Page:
The year of construction of the building is unknown. This temple has been mentioned in many ancient scripts and myths. In 2nd AD, the temple was destroyed by invaders and was again rebuilt by a Gujarathi merchant. In 15thcentury, the temple was destroyed and rebuilt during the reign of Akbar, in 16th century. Since Raja Man Singh, father-in-law of Akbar, built the temple. Hindus boycotted the temple as the King let a Muslim marry into his family. In 17th century, the temple was destroyed by Aurangazeb and a mosque was built in the spot. The remains of the ancient temple can be seen right behind the mosque.
Many rulers tried to destroy the mosque and build back the temple, but failed. Later in 18th century, the temple was built adjacent to the mosque. Many kings from different parts of the world donated fund and statues to the temple. The temple was managed by the kings of Varanasi and now is under the control of Indian Government.
7 surprising facts about Kashi Vishwanath temple
One of the most famous temples dedicated to Lord Shiva, Kashi Vishwanath Temple is holiest place holding some of the most interesting facts. Standing on the Western bank of the holy river Ganga, it is one of the twelve Jyotirlingas. Take a look at some facts that are not known by many...
Tumultuous History of Kashi Vishwanath temple
According to records the temple was found in 1490. Kashi has seen the rule of many kings both famous and not so famous. Few of us know that it was also ruled by Buddhists for some time. The city on the banks of Ganges has seen its share of slaughter and destruction. The temples were plundered time and again by the Mughals. The original temples were re-built, then destroyed and re-built.
The construction of the Kashi Vishwanath temple
Mughal Emperor Akbar gave permission to build the original temple, which was later destroyed by Aurangazeb.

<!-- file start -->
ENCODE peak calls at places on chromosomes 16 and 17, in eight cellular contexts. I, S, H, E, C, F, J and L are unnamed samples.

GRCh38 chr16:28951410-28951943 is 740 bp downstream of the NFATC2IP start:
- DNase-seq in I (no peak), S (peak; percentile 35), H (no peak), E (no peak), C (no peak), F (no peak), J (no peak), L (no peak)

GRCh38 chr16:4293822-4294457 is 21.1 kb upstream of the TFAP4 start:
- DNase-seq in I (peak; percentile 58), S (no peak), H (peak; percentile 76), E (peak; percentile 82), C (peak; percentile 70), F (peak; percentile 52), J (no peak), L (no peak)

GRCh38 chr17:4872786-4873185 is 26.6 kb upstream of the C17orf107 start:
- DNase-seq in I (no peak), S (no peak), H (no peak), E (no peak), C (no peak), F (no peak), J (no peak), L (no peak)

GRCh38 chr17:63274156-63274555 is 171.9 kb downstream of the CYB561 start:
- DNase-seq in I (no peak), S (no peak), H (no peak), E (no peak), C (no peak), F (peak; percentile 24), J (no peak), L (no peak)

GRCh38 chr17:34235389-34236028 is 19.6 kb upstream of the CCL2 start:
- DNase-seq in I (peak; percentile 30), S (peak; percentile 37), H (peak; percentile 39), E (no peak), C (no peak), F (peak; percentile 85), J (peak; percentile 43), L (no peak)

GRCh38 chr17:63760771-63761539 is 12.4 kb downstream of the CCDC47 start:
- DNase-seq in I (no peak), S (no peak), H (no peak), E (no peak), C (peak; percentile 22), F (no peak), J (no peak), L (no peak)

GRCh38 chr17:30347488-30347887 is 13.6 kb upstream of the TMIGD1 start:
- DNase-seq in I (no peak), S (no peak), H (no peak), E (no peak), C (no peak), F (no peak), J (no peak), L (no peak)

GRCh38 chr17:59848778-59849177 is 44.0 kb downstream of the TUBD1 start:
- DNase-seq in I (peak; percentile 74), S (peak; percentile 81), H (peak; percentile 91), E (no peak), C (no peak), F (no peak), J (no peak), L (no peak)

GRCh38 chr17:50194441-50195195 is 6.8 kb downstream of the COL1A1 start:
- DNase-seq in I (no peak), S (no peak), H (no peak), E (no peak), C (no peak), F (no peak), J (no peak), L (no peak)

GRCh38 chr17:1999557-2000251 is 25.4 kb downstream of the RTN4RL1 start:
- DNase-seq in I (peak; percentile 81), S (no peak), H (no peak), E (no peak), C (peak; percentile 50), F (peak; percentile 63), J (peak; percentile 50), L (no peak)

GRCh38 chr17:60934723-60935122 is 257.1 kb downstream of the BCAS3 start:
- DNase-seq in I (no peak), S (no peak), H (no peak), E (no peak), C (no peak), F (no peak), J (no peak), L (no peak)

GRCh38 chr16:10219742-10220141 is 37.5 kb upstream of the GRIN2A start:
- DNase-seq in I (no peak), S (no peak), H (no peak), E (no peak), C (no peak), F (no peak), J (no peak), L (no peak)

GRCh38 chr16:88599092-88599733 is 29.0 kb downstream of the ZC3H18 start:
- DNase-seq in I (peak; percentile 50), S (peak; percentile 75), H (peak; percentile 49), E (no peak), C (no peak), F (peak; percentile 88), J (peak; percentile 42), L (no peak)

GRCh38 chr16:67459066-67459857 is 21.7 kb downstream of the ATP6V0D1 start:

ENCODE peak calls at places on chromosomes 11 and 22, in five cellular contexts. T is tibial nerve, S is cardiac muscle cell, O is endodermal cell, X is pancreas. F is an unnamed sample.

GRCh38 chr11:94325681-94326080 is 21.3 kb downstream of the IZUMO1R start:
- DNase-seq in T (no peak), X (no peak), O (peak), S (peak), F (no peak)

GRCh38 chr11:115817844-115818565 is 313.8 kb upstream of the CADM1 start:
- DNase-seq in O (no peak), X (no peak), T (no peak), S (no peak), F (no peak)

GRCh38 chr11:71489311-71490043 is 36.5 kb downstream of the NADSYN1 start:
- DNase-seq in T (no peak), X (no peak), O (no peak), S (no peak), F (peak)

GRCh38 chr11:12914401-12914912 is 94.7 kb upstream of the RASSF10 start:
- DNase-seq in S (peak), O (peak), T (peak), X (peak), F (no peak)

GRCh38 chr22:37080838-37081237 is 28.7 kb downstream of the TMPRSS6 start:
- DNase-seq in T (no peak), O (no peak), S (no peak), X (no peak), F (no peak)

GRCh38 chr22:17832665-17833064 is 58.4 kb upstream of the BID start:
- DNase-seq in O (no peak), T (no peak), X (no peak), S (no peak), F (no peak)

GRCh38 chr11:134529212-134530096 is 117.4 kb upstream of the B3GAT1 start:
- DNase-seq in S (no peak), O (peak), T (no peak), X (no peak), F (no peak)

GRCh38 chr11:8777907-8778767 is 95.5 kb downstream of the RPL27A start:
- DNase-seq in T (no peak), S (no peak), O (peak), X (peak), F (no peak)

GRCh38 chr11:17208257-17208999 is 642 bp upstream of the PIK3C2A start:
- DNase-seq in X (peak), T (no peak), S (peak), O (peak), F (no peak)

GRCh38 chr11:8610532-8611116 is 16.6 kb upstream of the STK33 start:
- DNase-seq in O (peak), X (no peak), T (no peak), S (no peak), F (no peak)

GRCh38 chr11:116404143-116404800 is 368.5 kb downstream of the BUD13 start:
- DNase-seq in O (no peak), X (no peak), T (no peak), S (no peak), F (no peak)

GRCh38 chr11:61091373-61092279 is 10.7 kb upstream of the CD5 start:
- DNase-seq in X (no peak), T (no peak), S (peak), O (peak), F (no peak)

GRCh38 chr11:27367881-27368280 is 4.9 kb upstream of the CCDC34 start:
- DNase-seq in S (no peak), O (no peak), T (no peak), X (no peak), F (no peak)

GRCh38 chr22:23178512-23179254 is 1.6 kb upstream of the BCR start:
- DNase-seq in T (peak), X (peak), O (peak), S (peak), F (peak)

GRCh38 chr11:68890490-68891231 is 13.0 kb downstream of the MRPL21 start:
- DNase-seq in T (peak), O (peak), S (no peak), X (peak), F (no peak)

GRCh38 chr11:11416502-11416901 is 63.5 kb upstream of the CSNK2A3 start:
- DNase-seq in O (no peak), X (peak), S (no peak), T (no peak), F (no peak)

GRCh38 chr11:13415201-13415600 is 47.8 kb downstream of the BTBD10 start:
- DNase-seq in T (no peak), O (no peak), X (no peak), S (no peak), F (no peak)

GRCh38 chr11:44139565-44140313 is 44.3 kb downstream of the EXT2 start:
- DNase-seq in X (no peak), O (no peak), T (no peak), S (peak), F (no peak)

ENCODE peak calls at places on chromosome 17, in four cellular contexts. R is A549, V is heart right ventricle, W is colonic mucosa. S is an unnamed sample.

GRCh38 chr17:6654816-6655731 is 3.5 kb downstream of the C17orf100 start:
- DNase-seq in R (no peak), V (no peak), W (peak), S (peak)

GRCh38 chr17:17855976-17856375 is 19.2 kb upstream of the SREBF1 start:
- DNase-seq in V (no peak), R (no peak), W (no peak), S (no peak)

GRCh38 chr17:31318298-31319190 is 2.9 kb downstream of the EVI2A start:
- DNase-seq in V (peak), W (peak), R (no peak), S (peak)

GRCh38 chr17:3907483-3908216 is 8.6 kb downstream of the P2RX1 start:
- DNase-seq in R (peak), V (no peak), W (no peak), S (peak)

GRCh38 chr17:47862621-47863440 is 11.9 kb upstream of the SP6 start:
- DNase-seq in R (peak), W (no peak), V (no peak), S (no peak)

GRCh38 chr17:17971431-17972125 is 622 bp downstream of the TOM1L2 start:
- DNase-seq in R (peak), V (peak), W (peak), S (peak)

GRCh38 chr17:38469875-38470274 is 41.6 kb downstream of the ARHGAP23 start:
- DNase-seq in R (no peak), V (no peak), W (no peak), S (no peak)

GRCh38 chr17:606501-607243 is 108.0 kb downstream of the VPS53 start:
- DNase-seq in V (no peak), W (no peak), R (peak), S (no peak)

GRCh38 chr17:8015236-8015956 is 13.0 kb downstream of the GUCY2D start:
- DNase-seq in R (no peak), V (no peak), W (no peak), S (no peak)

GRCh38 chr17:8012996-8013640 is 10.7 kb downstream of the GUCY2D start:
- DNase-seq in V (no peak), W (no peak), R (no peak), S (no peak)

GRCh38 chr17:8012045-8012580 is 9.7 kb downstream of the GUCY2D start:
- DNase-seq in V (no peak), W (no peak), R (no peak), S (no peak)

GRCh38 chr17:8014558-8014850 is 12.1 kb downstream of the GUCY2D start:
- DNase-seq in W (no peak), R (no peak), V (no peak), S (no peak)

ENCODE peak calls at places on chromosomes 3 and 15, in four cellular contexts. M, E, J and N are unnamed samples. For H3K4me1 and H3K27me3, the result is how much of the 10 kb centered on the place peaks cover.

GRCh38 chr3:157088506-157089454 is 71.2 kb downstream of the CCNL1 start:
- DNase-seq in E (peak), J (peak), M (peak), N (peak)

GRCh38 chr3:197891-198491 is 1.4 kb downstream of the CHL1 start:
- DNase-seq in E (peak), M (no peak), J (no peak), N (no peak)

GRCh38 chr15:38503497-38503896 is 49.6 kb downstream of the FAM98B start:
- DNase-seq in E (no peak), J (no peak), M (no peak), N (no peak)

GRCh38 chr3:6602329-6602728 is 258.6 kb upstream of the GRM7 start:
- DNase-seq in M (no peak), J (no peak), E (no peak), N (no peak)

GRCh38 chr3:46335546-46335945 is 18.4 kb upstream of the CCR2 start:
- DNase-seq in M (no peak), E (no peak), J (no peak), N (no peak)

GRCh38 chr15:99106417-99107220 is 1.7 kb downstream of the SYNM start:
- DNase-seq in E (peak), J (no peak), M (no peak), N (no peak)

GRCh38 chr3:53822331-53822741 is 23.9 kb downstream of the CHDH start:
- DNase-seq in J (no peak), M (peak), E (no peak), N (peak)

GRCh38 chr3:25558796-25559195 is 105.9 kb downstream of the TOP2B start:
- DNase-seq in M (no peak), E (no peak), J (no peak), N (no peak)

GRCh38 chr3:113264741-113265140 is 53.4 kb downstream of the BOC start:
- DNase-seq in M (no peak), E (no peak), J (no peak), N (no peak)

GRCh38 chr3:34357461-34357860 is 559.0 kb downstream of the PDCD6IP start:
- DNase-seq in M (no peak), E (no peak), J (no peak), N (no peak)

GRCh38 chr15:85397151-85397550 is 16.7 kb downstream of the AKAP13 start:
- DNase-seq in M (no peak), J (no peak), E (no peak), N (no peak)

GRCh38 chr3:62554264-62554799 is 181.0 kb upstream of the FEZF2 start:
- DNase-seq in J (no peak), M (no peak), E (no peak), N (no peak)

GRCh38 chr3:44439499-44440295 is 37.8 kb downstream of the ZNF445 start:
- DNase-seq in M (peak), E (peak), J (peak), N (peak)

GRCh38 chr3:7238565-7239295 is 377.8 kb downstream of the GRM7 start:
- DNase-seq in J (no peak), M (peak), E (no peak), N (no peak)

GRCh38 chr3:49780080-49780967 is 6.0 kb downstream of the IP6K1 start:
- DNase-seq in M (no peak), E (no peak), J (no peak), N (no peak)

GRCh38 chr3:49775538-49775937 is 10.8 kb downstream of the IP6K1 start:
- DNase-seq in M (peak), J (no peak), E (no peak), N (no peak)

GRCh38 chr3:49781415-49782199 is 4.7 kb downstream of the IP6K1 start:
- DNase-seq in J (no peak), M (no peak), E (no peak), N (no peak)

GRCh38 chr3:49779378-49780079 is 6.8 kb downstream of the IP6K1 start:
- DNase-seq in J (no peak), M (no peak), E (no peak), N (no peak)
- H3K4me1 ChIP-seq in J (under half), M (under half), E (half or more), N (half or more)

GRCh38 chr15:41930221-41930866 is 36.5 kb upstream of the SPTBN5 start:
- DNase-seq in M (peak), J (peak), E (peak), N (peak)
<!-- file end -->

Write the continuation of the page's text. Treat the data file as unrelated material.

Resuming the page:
The great Rani Ahilya Bai Holkar built the present temple
The Kashi Vishwanath temple was last rebuilt and restored to its glory by the Queen of Indore, Rani Ahilya Bai Holkar. She took the initiative to restore the temple and also provided the funds for it. Aurangzeb had destroyed the temple and built a mosque in its place.
Jyotirlingas in Kashi Vishwanath temple
Kashi Vishwanath is revered as one of the 12 Jyotirlingas of Shiva. It is also said that Lord Shiva actually stayed here for some time. Kashi has been derived from the word KAS, which literally means to shine.
The golden chatra in Kashi Vishwanath temple
The temple has a golden chatra on top. It is believed that any wish is fulfilled if it is made after seeing the chartra.
First ray of light
It is believed that when the earth was created the first ray of light fell on Kashi. There are legends that believe that Shiva had actually stayed here for some time. Shiva is supposed to the guardian of the city and its people.
Legend of the GyaanaVapi or well of wisdom
It is said the when news reached of Aurangzebs plans to destroy the temple, the idol of Shiva was hidden in a well to protect it from the destruction. The well still stands there between the mosque and the temple. Be sure to see it next time you go to pray at this majestic site.